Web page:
PHASE II: Develop a working prototype. Demonstrate the prototype, including applicable testing of any post-processing features, and with laboratory scenarios/data including full scale scenarios, with comparison of the output data and associated uncertainties. Proposed solution must demonstrate capability for expansion in light of new test or M&S data enhancing the verification and validation package. Integrate the solution into a larger software package as directed by the Government or provide technical support in the event that the Government integrates it. Deliver source code, binaries, libraries, trained ML, verification and validation package, design specifications, configuration and user’s manual for Government evaluation. Provide technical support for Government use of prototype libraries within a larger Community of Interest of Subject Matter Experts (SMEs).
PHASE III DUAL USE APPLICATIONS: Transition the updated solution to the U.S. Navy. Receive feedback from users and perform/release updates addressing feature requests and bug fixes. Enhance the text and visual capabilities per user feedback along with the verification and validation package expanding into further fragment ranges. Provide continuing technical support for Government use of libraries within a larger Community of Interest of SMEs. Update the technical report and user’s manuals as required.
Commercial applications involve DoD contractors supporting the Tri-Service community, the Department of Homeland Security, the U.S. Coast Guard, the FBI, and other Government Agencies interested in fragment/debris flyout. Additional interest in this technology includes, but is not limited to, the motion picture industry, chemical manufacturing, the oil and gas industry or any other organization that utilizes high-pressure vessels, and is concerned about accurate characterization of flying debris or fragments from industrial accidents.
KEYWORDS: munitions; warhead characterization; fragments; mass estimation, hydrocodes; Machine Learning
** TOPIC NOTICE **
The Navy Topic above is an "unofficial" copy from the Navy Topics in the DoD 24.1 SBIR BAA. Please see the official DoD Topic website at www.defensesbirsttr.mil/SBIR-STTR/Opportunities/#announcements for any updates.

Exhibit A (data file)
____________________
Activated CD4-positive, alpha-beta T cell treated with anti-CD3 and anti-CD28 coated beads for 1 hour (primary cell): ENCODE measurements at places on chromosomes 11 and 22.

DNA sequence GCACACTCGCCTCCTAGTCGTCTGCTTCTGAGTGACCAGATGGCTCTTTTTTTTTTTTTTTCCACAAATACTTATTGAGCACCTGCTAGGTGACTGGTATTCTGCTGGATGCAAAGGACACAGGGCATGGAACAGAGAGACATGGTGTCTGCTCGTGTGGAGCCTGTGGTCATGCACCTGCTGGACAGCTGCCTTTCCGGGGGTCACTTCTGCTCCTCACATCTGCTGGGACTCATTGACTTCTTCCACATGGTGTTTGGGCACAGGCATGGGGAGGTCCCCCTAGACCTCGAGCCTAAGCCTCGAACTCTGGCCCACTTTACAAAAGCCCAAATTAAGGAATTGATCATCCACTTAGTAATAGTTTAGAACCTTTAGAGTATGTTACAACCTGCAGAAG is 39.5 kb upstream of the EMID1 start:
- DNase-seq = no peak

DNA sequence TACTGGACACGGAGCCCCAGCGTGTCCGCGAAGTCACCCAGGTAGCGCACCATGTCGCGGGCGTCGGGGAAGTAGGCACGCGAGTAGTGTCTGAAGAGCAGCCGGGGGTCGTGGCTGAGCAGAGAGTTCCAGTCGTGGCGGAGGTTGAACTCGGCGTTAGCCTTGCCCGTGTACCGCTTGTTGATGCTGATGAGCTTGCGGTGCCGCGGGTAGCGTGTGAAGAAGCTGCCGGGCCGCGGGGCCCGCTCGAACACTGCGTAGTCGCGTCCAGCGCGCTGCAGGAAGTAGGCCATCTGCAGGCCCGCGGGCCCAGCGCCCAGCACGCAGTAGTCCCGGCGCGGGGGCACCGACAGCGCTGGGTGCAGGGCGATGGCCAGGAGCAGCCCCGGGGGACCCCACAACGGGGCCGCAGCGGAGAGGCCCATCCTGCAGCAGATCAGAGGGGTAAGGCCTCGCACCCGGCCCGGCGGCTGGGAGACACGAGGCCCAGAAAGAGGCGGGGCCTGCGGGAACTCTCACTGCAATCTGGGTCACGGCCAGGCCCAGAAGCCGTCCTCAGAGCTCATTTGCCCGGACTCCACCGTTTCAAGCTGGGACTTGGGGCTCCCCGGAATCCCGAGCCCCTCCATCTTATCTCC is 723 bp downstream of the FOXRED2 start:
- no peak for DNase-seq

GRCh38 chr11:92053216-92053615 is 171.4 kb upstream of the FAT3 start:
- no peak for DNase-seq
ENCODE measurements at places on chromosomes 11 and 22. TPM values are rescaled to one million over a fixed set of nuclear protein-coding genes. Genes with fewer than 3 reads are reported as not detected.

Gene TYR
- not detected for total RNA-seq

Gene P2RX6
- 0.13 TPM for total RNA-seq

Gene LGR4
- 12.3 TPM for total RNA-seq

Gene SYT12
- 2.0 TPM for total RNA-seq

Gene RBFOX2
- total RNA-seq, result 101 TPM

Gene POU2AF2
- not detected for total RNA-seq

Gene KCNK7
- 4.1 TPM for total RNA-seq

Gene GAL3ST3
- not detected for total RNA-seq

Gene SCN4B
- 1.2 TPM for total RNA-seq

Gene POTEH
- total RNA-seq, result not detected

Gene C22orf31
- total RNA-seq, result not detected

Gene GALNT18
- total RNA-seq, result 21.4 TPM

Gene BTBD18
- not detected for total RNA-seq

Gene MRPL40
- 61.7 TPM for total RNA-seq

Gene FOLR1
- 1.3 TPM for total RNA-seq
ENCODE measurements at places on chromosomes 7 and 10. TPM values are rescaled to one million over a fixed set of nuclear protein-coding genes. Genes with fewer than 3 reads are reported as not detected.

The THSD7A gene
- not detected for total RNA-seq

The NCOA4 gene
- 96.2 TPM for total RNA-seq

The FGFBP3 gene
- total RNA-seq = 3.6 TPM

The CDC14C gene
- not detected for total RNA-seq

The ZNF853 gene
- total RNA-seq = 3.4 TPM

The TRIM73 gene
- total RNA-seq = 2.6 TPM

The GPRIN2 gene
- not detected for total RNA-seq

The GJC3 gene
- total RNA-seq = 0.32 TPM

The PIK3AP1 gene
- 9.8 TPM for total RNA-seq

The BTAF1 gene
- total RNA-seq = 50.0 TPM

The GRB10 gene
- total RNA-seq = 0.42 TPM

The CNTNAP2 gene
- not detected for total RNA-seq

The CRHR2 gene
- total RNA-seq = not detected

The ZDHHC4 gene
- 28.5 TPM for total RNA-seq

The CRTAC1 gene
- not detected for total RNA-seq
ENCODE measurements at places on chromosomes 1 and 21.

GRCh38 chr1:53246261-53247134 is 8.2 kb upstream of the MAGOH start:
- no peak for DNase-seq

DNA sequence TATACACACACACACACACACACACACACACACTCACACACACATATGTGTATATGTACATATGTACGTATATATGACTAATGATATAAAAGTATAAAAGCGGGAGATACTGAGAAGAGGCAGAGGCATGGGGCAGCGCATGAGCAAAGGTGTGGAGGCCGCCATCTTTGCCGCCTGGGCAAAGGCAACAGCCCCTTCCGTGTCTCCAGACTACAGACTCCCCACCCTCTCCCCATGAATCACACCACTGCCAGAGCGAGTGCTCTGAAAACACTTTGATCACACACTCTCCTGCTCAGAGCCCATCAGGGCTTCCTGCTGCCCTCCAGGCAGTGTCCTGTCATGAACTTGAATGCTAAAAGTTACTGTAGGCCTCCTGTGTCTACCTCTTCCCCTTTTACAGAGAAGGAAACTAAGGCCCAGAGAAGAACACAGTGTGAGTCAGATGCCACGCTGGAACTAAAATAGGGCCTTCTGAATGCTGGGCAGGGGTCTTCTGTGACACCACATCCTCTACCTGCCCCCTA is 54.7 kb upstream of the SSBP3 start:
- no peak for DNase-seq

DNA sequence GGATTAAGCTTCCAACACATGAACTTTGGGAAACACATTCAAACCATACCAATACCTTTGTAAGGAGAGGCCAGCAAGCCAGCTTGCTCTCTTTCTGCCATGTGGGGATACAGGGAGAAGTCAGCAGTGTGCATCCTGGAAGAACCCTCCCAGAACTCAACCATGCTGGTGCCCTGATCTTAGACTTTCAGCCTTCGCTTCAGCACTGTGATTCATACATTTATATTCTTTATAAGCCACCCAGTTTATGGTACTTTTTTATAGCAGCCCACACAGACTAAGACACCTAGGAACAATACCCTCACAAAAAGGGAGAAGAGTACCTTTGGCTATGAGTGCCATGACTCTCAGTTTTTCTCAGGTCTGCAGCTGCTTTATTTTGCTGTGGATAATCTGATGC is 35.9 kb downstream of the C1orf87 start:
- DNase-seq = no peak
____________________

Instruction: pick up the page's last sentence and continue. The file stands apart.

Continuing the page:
The DoD issued its Navy 24.1 SBIR Topics pre-release on November 28, 2023 which opens to receive proposals on January 3, 2024, and now closes February 21, (12:00pm ET).
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|1. To train an ML algorithm for mass estimation it would be helpful to have access to fragments obtained from arena tests that span the range of sizes of interest - 10 grains to 2500 grains. We anticipate substantial differences in shape as a function of size so it would be helpful to have that type of data, particularly for naturally fragmenting warheads. Can that information be made available to companies selected for Phase 1.
2. Reference is made to “high fidelity Multiphysics hydrocodes” in the solicitation. Please identify these hydrocodes. Do they assume cylindrical symmetry in the fragment distributions from weapons such as the MK 84 bomb? Can information from these hydrocodes be made available to companies selected for a Phase 1 award?
Comment related to this question: Some years ago, Dr. Ed Szymanski provided data which indicates that the assumption of cylindrical symmetry is likely false – particularly in the main beam spray for weapons like the MK 80 series bombs.
3. The way the solicitation reads, the objective will be to develop a tool, or look-up library, that can be used to estimate the mass of fragments that were imaged using high speed 3D stereo photography. These 3D stereo images from a warhead test provide an estimate of fragment range together estimates of the 2-D dimensions of the fragment in the focal plane of the cameras. Comparison of the data from the stereo images with material in the ‘library’ will then be used to estimate the mass of the fragment. Is this the correct interpretation of the objective?
4. Estimates of fragment mass will depend both on the product of this SBIR and the quality of the data obtained from the stereo images – something that is not part of this effort. How does the government plan to assess accuracy?
|1. Testing data may be available from the Government, however given dependencies of ownership to various Program Offices, this is not guaranteed. If data is found, the Government would consider sharing this for the benefit of the proposing organizations. Currently the onus is on the proposer to develop grounding data, which may be empirical in nature, or a combination of numerical and empirical, in order to validate potential training data sets for this project.
2. There are numerous hydrocodes available to DoD and DoD Contractors. Given the variety no single one will be highlighted in order to maintain unbiased and problem set open mindedness. Many of these hydrocodes do not assume cylindrical symmetry, as they attempt to capture full 3D nature of the breakup/fracture processes. For listing of available hydrocodes, I would recommend research into ones created and supported by the DoD and Department of Energy through their National Laboratories, although this is not an inclusive listing.
3. The objective is to develop a general purpose fragment mass estimation library that complements high-speed 3D stereoscopic data for use in high-fidelity multiphysics hydrocodes.
4. Accuracy is related to the validated uncertainty the proposer would have to establish during this project. The mass threshold estimates are shared inside the description and allow comparison of available technical solution.